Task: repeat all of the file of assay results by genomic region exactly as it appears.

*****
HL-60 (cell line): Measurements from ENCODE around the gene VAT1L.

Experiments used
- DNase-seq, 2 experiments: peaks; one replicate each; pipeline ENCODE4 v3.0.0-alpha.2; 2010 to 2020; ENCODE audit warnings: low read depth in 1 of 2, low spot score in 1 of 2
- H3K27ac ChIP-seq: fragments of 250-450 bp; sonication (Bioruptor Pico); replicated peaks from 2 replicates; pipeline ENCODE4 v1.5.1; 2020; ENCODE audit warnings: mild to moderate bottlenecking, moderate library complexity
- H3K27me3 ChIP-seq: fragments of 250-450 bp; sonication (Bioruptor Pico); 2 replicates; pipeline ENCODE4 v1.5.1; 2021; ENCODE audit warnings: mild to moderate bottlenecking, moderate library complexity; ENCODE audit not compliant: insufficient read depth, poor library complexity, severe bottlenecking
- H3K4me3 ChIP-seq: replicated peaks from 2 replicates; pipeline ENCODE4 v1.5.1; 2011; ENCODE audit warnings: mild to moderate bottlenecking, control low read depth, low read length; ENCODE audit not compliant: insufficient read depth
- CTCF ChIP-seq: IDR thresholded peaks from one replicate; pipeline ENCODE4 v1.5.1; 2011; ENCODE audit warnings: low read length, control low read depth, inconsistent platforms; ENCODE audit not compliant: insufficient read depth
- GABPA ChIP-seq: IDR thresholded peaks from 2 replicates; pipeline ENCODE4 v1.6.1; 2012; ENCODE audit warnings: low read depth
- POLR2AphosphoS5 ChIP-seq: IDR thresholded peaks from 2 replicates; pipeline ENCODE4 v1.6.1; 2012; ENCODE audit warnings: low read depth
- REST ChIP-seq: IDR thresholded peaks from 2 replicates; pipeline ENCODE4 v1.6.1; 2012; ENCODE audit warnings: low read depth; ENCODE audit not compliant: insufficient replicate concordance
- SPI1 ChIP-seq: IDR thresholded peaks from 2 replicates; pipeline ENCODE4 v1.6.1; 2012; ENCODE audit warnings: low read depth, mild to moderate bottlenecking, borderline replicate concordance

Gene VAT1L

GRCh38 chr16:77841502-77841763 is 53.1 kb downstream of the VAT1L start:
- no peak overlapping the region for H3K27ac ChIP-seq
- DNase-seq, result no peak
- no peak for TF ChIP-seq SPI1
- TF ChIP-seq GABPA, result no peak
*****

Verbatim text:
HL-60 (cell line): Measurements from ENCODE around the gene VAT1L.

Experiments used
- DNase-seq, 2 experiments: peaks; one replicate each; pipeline ENCODE4 v3.0.0-alpha.2; 2010 to 2020; ENCODE audit warnings: low read depth in 1 of 2, low spot score in 1 of 2
- H3K27ac ChIP-seq: fragments of 250-450 bp; sonication (Bioruptor Pico); replicated peaks from 2 replicates; pipeline ENCODE4 v1.5.1; 2020; ENCODE audit warnings: mild to moderate bottlenecking, moderate library complexity
- H3K27me3 ChIP-seq: fragments of 250-450 bp; sonication (Bioruptor Pico); 2 replicates; pipeline ENCODE4 v1.5.1; 2021; ENCODE audit warnings: mild to moderate bottlenecking, moderate library complexity; ENCODE audit not compliant: insufficient read depth, poor library complexity, severe bottlenecking
- H3K4me3 ChIP-seq: replicated peaks from 2 replicates; pipeline ENCODE4 v1.5.1; 2011; ENCODE audit warnings: mild to moderate bottlenecking, control low read depth, low read length; ENCODE audit not compliant: insufficient read depth
- CTCF ChIP-seq: IDR thresholded peaks from one replicate; pipeline ENCODE4 v1.5.1; 2011; ENCODE audit warnings: low read length, control low read depth, inconsistent platforms; ENCODE audit not compliant: insufficient read depth
- GABPA ChIP-seq: IDR thresholded peaks from 2 replicates; pipeline ENCODE4 v1.6.1; 2012; ENCODE audit warnings: low read depth
- POLR2AphosphoS5 ChIP-seq: IDR thresholded peaks from 2 replicates; pipeline ENCODE4 v1.6.1; 2012; ENCODE audit warnings: low read depth
- REST ChIP-seq: IDR thresholded peaks from 2 replicates; pipeline ENCODE4 v1.6.1; 2012; ENCODE audit warnings: low read depth; ENCODE audit not compliant: insufficient replicate concordance
- SPI1 ChIP-seq: IDR thresholded peaks from 2 replicates; pipeline ENCODE4 v1.6.1; 2012; ENCODE audit warnings: low read depth, mild to moderate bottlenecking, borderline replicate concordance

Gene VAT1L

GRCh38 chr16:77841502-77841763 is 53.1 kb downstream of the VAT1L start:
- no peak overlapping the region for H3K27ac ChIP-seq
- DNase-seq, result no peak
- no peak for TF ChIP-seq SPI1
- TF ChIP-seq GABPA, result no peak